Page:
A second ‘Fuck You’ for at least six reasons, to whoever said this to Jodi. It might seem reasonable to try to shrug these comments off; I mean, who cares what anyone else thinks. But there can be real-life consequences when other people decide that you are not a competent caregiver.
The pressure to be the perfect parent is ubiquitous and every parent has to contend with their own limitations. People with MS may need to consider how medications impact pregnancy and breastfeeding, or how to negotiate fatigue when parenting can be exhausting. Yes, pregnancy might fuck up your already fucked up bladder, but the overwhelming feedback from parents with MS, is that it’s worth it. For many people having a family is an essential part of the human experience. We need to ensure that moms and dads with MS are supported at every point of the parenting process so that MS doesn’t steal one more life experience from you.
From micro-aggressions to super-powers, I wanted to dig deeper into parenting with chronic illness and/or disability. I was delighted when Rebekah Taussig, the brilliant and wise author of Sitting Pretty, agreed to be on this months’ podcast. If you’re a parent with MS or if you’re thinking about becoming one, you do not want to miss this episode!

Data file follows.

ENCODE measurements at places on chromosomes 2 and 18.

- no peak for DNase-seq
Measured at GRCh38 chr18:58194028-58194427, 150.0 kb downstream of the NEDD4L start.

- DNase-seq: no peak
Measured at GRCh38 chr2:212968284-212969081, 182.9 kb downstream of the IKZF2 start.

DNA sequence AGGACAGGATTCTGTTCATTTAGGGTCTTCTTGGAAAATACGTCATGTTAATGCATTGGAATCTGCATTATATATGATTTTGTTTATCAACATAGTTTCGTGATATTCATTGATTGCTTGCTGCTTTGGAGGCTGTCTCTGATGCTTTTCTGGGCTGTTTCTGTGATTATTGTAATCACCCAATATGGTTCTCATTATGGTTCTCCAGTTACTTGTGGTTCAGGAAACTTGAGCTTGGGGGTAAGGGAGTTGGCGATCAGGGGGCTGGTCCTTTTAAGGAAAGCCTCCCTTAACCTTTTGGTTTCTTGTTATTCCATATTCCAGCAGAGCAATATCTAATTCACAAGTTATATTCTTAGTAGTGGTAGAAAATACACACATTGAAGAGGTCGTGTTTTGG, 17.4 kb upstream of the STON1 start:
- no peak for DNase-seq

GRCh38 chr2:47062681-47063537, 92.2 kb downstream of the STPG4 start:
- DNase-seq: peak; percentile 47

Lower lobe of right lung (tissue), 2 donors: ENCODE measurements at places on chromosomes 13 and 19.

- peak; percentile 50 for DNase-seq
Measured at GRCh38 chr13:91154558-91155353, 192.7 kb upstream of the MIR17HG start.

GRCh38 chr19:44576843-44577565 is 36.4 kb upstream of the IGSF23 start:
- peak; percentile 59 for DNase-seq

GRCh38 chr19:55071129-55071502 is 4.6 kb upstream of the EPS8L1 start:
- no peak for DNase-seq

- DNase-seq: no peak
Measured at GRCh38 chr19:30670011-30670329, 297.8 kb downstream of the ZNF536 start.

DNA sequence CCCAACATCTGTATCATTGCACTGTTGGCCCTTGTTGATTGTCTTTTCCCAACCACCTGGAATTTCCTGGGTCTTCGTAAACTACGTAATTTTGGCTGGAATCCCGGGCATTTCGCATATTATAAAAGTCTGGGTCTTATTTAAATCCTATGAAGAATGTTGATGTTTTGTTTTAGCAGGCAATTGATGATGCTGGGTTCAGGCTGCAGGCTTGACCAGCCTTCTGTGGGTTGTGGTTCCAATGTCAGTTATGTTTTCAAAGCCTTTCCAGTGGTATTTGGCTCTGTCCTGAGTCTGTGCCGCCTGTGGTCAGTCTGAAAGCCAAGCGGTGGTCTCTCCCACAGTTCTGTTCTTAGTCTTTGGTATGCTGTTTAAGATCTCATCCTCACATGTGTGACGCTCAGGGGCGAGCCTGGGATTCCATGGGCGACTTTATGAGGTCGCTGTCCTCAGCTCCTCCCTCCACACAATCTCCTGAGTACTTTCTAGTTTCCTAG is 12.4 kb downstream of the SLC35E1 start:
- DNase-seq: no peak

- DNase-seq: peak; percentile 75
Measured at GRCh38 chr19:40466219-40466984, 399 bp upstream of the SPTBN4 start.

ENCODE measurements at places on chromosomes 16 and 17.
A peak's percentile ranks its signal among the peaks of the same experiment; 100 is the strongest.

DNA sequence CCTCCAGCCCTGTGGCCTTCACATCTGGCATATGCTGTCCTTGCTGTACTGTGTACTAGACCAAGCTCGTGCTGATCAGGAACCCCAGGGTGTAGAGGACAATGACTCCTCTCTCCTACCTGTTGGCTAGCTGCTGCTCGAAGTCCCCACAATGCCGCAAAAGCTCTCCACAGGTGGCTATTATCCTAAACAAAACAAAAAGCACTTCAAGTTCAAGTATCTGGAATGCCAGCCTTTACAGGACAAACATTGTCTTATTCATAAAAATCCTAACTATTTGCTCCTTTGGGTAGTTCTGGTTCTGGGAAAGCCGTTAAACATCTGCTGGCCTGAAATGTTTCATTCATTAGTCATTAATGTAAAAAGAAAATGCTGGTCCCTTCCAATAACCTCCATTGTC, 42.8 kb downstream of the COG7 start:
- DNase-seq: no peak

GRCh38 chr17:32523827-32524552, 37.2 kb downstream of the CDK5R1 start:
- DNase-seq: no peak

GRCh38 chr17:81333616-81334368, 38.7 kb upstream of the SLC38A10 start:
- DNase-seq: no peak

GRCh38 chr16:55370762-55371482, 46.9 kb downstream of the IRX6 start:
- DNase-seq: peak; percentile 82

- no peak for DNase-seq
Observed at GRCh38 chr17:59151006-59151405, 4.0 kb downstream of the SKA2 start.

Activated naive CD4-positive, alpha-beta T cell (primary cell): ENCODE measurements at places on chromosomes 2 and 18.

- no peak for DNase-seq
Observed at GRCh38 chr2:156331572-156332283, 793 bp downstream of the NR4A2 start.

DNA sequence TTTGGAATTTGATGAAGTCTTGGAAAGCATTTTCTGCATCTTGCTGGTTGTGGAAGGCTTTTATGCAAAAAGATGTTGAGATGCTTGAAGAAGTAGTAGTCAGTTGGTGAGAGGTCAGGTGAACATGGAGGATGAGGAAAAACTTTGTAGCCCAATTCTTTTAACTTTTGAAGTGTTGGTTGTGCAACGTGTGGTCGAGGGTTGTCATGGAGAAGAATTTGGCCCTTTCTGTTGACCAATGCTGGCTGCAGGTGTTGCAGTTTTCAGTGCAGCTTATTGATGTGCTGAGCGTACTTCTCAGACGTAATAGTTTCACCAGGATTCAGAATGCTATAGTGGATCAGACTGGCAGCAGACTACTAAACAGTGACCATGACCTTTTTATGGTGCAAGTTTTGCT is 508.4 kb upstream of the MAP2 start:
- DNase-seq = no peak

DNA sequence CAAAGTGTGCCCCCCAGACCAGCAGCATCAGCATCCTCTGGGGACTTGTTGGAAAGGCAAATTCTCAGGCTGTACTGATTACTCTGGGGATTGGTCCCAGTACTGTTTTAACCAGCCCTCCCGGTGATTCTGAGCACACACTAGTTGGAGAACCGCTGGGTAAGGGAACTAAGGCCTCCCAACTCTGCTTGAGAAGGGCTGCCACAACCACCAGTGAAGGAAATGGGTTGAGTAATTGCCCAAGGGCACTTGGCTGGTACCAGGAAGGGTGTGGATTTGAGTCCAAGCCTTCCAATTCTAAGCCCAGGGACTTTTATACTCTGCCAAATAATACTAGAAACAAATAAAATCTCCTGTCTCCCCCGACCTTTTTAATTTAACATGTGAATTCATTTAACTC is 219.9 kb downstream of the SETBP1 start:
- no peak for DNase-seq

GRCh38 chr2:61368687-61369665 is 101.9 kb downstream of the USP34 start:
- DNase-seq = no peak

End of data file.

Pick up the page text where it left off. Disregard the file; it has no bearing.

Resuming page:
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7 thoughts on “Parenting And MS: From Stigma To Super Powers”
Such a great article and podcast! Thank you! It spoke so much truth.
I was diagnosed after our children (both adults now) were born. I have been asked if I would have had them had I known ms was in my future. Really?!! Good grief.